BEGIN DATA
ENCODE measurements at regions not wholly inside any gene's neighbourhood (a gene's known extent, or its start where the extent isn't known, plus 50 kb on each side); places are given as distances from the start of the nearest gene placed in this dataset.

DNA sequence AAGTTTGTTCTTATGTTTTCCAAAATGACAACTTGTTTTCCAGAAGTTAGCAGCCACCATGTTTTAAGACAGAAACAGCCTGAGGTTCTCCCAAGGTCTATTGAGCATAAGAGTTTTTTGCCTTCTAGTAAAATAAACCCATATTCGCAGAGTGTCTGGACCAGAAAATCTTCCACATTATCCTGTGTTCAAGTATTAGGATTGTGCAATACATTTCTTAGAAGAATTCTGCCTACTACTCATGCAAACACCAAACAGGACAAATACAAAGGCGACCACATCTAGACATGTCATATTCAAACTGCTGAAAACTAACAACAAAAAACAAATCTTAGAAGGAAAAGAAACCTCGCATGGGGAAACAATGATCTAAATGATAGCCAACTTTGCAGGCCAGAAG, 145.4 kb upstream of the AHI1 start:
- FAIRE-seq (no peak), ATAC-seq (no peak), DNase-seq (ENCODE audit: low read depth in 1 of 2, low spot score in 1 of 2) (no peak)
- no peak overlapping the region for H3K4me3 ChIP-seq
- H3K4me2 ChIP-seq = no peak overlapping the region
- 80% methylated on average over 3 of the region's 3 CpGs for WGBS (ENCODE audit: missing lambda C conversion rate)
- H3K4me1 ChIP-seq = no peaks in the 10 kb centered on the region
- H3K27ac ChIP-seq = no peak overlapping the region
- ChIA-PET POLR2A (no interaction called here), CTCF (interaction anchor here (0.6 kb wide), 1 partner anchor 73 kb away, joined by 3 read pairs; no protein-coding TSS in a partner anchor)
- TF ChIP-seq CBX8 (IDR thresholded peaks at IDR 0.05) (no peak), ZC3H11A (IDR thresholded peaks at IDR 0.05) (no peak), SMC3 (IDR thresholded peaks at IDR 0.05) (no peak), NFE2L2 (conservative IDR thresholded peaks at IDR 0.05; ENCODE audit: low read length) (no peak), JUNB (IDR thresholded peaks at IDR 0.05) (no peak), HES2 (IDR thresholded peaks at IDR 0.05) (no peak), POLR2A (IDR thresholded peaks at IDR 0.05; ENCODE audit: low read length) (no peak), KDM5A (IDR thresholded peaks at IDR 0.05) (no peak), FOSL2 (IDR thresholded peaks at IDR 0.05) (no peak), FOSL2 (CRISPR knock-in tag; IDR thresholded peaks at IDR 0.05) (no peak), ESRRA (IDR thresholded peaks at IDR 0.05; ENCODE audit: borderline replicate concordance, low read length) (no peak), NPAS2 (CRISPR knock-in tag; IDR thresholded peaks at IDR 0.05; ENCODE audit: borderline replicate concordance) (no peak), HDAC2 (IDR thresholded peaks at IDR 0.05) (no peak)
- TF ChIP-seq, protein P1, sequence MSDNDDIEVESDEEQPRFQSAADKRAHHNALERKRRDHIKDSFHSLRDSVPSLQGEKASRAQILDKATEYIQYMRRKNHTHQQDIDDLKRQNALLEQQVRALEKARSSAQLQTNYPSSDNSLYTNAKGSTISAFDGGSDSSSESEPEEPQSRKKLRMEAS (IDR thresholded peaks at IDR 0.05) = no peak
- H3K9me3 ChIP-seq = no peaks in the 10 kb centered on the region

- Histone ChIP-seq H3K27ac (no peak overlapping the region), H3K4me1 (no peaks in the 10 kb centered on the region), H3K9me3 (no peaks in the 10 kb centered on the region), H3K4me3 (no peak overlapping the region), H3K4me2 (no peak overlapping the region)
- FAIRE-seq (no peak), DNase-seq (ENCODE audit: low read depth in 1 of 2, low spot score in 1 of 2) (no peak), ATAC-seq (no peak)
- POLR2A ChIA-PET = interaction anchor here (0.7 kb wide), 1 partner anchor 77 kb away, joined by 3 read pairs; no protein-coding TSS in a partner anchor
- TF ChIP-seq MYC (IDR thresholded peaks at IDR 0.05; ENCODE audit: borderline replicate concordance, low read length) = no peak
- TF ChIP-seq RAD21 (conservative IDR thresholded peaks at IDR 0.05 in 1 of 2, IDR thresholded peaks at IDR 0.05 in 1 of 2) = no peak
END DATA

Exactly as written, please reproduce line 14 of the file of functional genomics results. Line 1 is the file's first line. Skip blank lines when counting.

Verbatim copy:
- FAIRE-seq (no peak), DNase-seq (ENCODE audit: low read depth in 1 of 2, low spot score in 1 of 2) (no peak), ATAC-seq (no peak)